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- The insurance industry estimates the damage bill from last month's flooding in NSW and QLD will near $600 million.
- But financial counsellors say the true cost will be much higher, after countless small businesses faced the disaster without coverage.
"It's not a good news story that they're not contacting us about insurance," said Helen Davis, general manager of the Small Business Financial Counselling Support Line.
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The damage bill for last month's once-in-a-century flooding in New South Wales and Queensland is nearing $600 million - but the true cost will be much higher, according to financial counsellors, who say countless small businesses faced the disaster without insurance.
Two weeks after severe rainfall ravaged New South Wales's North Coast and portions of south-east Queensland, the Insurance Council of Australia (ICA) now estimates losses of $567 million, stemming from 37,858 individual claims.
The ICA, which declared the disaster an insurance catastrophe, says assessors have flocked to the impacted regions to assist in the recovery process.
While many individuals and businesses face an anxious wait for compensation, Helen Davis, general manager of the Small Business Financial Counselling Support Line, fears the full financial impact will exceed those estimates.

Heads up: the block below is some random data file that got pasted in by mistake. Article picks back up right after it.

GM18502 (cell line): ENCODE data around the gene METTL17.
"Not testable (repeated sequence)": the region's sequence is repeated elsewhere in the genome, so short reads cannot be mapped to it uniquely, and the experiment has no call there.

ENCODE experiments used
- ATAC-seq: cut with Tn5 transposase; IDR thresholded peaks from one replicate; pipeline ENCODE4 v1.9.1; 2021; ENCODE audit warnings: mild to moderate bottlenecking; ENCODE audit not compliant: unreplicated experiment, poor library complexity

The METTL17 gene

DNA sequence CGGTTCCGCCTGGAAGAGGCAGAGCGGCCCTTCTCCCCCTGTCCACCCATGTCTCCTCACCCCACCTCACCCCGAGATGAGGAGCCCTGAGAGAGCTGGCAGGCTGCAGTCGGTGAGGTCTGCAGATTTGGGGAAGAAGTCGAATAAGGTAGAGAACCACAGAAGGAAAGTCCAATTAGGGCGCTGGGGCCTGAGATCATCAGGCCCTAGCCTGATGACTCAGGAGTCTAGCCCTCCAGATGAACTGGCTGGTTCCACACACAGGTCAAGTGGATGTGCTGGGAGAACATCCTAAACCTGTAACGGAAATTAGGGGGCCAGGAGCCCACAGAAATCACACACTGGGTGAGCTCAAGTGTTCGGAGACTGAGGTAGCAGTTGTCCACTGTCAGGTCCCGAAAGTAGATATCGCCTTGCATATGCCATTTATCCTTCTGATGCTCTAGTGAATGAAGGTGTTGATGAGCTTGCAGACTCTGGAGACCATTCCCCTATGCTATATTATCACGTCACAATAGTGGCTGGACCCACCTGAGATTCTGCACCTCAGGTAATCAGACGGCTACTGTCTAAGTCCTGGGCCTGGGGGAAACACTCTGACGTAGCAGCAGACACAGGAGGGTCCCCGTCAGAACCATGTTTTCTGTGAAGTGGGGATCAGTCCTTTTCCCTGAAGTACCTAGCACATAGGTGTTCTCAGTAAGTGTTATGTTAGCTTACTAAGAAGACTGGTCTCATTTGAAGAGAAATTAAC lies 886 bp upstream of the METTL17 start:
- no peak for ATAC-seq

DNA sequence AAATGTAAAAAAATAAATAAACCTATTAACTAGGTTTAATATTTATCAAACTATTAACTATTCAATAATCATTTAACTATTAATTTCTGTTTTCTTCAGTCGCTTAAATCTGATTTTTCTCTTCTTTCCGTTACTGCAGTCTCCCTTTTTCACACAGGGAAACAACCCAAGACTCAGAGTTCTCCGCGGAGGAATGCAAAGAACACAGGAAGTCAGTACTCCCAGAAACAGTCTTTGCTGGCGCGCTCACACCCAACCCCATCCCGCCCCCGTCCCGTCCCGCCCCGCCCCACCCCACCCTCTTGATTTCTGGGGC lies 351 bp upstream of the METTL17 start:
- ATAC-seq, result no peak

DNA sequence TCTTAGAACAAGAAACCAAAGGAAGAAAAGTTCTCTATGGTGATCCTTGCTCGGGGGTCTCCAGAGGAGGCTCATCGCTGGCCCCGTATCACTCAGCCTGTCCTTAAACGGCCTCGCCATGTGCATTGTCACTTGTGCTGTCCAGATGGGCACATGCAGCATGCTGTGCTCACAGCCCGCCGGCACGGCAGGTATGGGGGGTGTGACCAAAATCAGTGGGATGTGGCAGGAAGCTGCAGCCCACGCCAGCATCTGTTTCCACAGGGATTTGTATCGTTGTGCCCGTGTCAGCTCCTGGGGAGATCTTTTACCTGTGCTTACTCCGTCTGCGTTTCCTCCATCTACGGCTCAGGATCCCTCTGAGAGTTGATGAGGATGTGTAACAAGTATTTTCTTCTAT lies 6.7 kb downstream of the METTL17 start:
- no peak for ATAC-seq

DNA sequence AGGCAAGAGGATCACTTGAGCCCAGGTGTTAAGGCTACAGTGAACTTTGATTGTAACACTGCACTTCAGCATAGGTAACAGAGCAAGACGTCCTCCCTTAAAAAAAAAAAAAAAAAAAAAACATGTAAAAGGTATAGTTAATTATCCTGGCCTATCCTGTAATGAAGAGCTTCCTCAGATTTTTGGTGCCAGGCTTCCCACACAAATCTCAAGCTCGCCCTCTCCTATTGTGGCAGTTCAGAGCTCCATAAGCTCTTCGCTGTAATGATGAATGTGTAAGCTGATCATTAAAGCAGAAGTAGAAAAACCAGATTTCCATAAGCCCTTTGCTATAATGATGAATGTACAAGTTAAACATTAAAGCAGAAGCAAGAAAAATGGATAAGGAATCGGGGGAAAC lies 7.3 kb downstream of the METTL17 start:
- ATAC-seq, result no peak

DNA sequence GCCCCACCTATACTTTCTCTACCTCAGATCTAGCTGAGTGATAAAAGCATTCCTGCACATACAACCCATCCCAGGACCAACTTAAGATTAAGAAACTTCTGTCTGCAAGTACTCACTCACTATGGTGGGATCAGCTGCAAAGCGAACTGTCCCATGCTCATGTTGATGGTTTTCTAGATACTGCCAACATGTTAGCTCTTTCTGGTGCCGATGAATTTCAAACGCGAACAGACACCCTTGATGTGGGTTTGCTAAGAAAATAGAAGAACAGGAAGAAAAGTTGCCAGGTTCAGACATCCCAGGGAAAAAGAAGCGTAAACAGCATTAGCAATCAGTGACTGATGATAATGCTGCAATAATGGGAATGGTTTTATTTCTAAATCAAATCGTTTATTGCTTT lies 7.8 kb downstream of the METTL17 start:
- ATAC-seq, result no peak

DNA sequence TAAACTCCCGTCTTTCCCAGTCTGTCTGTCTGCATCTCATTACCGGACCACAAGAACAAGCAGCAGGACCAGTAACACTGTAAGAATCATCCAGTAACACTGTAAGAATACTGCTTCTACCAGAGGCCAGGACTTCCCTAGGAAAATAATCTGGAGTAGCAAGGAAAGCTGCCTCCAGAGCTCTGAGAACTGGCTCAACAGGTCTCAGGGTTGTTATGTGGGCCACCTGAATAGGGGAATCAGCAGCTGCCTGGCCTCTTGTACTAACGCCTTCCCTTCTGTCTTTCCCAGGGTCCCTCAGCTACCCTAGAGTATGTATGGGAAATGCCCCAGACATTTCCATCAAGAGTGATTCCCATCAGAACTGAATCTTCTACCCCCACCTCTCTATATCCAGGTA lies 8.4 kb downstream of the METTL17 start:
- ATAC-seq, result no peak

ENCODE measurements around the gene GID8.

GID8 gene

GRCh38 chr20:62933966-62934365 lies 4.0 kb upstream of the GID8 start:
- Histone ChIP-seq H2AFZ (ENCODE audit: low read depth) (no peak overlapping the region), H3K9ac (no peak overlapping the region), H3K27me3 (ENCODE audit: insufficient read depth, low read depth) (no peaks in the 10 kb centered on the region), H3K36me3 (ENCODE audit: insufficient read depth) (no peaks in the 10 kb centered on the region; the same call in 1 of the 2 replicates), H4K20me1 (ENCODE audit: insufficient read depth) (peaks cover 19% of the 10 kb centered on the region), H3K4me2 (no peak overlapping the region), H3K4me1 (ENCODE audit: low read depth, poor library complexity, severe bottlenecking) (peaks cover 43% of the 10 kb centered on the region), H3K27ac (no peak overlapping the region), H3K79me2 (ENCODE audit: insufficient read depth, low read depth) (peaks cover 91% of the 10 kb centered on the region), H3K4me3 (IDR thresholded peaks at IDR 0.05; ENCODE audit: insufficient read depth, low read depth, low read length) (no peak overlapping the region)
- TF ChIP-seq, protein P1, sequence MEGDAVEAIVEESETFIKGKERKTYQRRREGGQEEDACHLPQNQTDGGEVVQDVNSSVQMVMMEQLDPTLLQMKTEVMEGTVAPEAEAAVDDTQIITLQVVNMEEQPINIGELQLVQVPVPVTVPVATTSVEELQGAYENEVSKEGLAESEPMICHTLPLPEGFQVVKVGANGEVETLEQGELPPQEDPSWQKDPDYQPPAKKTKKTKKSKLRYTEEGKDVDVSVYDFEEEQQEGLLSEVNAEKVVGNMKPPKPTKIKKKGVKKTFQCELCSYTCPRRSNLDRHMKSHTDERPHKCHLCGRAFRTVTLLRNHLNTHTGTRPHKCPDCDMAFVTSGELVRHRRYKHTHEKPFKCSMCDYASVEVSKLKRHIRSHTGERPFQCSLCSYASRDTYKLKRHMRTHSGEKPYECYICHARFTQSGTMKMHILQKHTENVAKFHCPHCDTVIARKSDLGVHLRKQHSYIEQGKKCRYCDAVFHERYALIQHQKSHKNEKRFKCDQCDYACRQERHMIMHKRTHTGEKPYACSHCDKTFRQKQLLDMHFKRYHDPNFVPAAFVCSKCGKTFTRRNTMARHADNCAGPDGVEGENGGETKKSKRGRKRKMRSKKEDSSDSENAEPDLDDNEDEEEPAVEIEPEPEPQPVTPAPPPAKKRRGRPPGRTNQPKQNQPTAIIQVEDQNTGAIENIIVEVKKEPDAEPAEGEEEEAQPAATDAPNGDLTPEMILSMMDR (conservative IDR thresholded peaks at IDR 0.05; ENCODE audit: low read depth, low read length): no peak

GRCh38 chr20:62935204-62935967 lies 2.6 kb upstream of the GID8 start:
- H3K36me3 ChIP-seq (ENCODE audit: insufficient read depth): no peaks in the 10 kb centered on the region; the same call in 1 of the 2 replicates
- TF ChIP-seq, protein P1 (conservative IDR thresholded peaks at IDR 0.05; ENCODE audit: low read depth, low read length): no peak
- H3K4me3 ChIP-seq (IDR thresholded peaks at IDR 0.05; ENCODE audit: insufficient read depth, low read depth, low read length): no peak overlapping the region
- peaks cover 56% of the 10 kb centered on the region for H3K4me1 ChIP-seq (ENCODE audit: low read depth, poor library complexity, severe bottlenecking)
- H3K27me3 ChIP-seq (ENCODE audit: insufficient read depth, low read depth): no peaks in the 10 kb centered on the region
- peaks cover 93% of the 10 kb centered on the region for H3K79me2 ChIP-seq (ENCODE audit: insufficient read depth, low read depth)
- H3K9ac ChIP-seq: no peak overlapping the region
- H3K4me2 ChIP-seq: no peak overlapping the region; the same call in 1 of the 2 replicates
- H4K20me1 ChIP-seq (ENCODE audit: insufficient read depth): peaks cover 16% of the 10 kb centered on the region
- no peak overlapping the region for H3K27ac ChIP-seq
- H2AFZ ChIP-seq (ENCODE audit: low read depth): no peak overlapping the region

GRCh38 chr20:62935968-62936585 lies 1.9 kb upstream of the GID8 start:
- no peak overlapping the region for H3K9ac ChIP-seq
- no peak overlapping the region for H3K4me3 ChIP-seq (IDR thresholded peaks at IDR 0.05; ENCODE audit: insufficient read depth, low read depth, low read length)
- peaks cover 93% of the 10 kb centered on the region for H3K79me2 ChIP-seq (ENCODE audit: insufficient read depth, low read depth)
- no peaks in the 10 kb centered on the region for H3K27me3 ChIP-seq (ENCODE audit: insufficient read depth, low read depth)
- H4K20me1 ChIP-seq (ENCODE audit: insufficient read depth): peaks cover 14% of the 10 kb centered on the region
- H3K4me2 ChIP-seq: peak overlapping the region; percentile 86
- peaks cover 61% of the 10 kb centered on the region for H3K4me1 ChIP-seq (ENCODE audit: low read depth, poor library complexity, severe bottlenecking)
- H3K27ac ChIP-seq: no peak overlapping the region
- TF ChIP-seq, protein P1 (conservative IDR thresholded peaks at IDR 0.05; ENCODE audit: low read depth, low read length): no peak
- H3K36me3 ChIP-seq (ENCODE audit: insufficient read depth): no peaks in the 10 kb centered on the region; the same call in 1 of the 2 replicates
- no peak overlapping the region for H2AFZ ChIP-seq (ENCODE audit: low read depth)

The helpline, established after the horrific 2019/2020 bushfire season, provides free financial advice to small firms and sole traders in financial distress.
Yet "very few" flood-affected businesses sought assistance with insurance claims, Davis said, because "what we've seen in small businesses is they don't have insurance.
"So it's not a good news story that they're not contacting us about insurance. It's a concerning story, in that they're not insured."
It is hard to estimate how many businesses went without insurance due to the cost of surging premiums alone, Davis said.
But the helpline has "seen examples where a farmer might insure their home, but decide to take the risk on the shed and the fences."
Notably, the industry itself is demanding further government support to minimise flood risks, thereby driving insurance prices down.
Steve Johnston, CEO of insurer Suncorp - which expects to pay out as much as $250 million in claims linked to the recent flooding - said "as a country, we need to address how we can protect homes in flood-prone regions through government spending in mitigation infrastructure."
In October, the ICA also backed calls from the Australian Prudential Regulation Authority to further invest in mitigation strategies to protect high-risk communities from cyclones, floods, and bushfires, with the knock-on effect of lowering premiums.
Yet any investment in mitigation strategies may come too late for businesses which struggled through bushfires and pandemic lockdowns before facing the recent downpours - let alone the cessation of JobKeeper and relaxed insolvency regulations.
"The hardest thing for them is the uncertainty of, 'When will it be better? How long is this going to last?'" Davis said.
She expects calls for assistance to linger long after the initial disaster response is through.
"I think once people are over the immediate disaster response in terms of 'Where do I sleep, what am I doing, and how do I get forward and start thinking about getting businesses back on track?', that's when mostly the calls come through," Davis said.
Eligible NSW residents impacted by the floods can access the lump sum Australian Government Disaster Recovery Payment, and those who've lost income due to the disaster can apply for the Disaster Recovery Allowance.
Small business owners and sole traders seeking free financial counselling can contact the Small Business Financial Counselling Support Line on 1800 413 828.